Really not that grand, part 1

“The House of Lords is the second chamber of the UK Parliament. It plays a vital role in making and shaping laws and checking and challenging the government; it shares this role with the House of Commons. The Lords has a reputation for thorough and detailed scrutiny.”

This is how the House of Lords sees itself, according to one of those glossy brochures put out by the parliamentary authorities (see footnote 1), and I have always been brought up to believe that legislation is given “thorough and detailed scrutiny” by their Lordships, both in Chamber and Committee Room. The Lords, I have always thought, could be relied upon to sift the proposed legislation set before it, and identify the inequitable and the unworkable so that bills may be corrected before they become acts.

The Lords Committee Stage of the High Speed Rail (London-West Midlands) Bill is the first occasion that I have observed the workings of the House in detail, and seen their Lordships deliberating on a subject on which I have gained some knowledge. So this is really the first time that I have put this supposition of thoroughness to the test, and I feel decidedly let down.

As the HS2 legislation is in the form of a hybrid bill, the Committee Stage, in the Lords as was the case in the Commons, has employed the services of two distinctly separate committees, serving sequentially. Readers will be aware that the first of these committees, the Select Committee sat in public session on 64 days between May and December last year, and produced its report just before the Christmas recess of 2016/17. The second committee, the Grand Committee, completed its business in just two sessions in early January 2017.

The need for two committees was explained to peers by Transport Minister, Lord Ahmad of Wimbledon, as follows (see footnote 2):

“In general terms, a Select Committee in consideration of such a hybrid Bill normally looks specifically and primarily at private interests raised by petitioners, which gives it a very exhaustive opportunity to look at the different options. The role of the Grand Committee is what it traditionally is: to consider the public law clauses of a Bill, not the specific details of a private petition.”

So, it would appear, it was the role of the Grand Committee to give the legislative provisions of the HS2 Phase 1 hybrid Bill the “thorough and detailed scrutiny” that the reputation of the House would dictate was due. I have to say that what I witnessed appeared to fall somewhat short of this expectation. The hybrid Bill documentation is substantial – 69 clauses and 32 schedules spread over 450 pages – and yet the Grand Committee was able to complete its “thorough and detailed scrutiny” in just two afternoon sessions, the first of which, to be fair, did extend into the early evening.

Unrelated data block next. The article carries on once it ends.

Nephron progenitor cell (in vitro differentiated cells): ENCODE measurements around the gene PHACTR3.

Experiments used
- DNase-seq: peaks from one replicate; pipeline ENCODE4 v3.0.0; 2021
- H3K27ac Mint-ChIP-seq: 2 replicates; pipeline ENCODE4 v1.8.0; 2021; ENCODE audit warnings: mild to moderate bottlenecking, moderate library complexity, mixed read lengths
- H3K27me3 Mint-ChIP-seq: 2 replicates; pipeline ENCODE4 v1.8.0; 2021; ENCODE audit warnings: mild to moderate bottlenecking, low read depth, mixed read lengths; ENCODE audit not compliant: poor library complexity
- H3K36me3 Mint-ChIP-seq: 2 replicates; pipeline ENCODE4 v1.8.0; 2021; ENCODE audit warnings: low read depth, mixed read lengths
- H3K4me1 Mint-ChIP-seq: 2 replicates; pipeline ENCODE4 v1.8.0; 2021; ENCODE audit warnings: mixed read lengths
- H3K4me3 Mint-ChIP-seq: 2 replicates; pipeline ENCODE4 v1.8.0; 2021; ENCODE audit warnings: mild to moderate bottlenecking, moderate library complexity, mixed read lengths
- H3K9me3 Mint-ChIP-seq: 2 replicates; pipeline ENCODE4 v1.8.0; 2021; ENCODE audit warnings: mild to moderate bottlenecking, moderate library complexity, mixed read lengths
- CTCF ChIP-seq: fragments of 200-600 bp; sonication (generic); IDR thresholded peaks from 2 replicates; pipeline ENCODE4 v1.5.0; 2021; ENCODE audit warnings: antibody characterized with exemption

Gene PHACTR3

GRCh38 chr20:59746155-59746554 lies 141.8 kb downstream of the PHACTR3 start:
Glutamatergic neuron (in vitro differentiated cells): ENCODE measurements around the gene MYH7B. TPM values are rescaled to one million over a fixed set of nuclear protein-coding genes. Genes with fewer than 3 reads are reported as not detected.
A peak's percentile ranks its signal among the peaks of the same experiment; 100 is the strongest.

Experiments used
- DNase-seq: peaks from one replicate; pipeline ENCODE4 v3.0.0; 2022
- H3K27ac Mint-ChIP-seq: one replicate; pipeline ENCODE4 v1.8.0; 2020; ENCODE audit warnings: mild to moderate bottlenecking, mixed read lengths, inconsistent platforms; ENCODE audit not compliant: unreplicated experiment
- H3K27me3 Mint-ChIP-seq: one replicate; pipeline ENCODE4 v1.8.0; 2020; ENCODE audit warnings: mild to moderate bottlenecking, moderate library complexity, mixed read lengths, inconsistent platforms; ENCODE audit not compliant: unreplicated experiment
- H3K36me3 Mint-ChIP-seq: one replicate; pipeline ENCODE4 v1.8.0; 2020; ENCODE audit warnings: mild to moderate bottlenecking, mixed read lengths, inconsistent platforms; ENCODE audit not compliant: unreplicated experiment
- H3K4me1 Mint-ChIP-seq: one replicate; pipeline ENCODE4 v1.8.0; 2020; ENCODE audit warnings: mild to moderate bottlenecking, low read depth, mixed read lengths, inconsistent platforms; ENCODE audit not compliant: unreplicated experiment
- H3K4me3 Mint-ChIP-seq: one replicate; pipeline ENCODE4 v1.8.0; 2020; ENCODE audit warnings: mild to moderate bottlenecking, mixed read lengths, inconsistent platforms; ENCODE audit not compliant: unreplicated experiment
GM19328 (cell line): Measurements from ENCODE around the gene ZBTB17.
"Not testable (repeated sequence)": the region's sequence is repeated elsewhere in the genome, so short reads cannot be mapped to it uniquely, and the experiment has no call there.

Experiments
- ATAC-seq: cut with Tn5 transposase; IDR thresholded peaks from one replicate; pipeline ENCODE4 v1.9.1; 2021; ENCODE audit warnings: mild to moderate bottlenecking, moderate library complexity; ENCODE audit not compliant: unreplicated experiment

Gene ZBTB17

In order to make sense of the seven hours, or so, of debate that the Grand Committee lavished on its task, some knowledge of the rules of procedure that govern such bodies is helpful.

Any peer may table an amendment for consideration by the Grand Committee and/or speak to an amendment. In practice peers that take advantage of this tend to be those with a particular interest or expertise in the subject of the bill under consideration, or with relevant experience, such as being a past Minister of State in a relevant government department, or having relevant previous employment experience outside Parliament, or being associated with a location that is particularly affected by the bill under consideration.

In addition to two peers representing the Government, a Transport Minister and a Whip, and an Opposition spokesperson, a total of seventeen noble Lords and Ladies spoke in the debates held to consider amendments tabled in Grand Committee. Relevant experience and interest was well to the fore, as the speakers included:

  • The transport spokesperson for the Liberal Democrats
  • A former Transport Secretary and two former transport ministers
  • Four members of the HS2 Select Committee
  • An ex British Rail executive and Strategic Rail Authority member
  • An ex railwayman and member of the Crossrail Select Committee
  • A former railway engineer who is now the Chairman of the Rail Freight Group
  • The President of the Countryside Alliance
  • The Chair of the Woodland Trust
  • A former Chiltern District Councillor and another resident of the Chilterns

The really quirky thing about a Grand Committee is that there are no divisions; after debating a tabled amendment, a decision on that amendment is made by the Chairman asking “as many as are of that opinion will say content” and “contrary, not content”. Decisions must be unanimous, so a single cry of “not content” will defeat an amendment.

The clauses and schedules of the bill under examination are worked through in order. When all amendments tabled against a particular clause, or schedule, have been decided, then the question is put that it “stand part of the Bill”. Again there must be unanimity on this; the question cannot be negatived provided there is a single voice in favour.

Clauses or schedules that have no amendments tabled against them will also be put to the same question, in order. At the end of this process the Bill, complete with all clauses and schedules and its title, will have been agreed, amended where agreed.

(To be concluded …)

Footnotes:

  1. See the section Role of the House of Lords in the publication House of Lords Briefing: Role and Work, House of Lords, July 2011.
  2. See Column 95 of House of Lords Hansard, Grand Committee, Volume 777 10thJanuary 2017.

 

 

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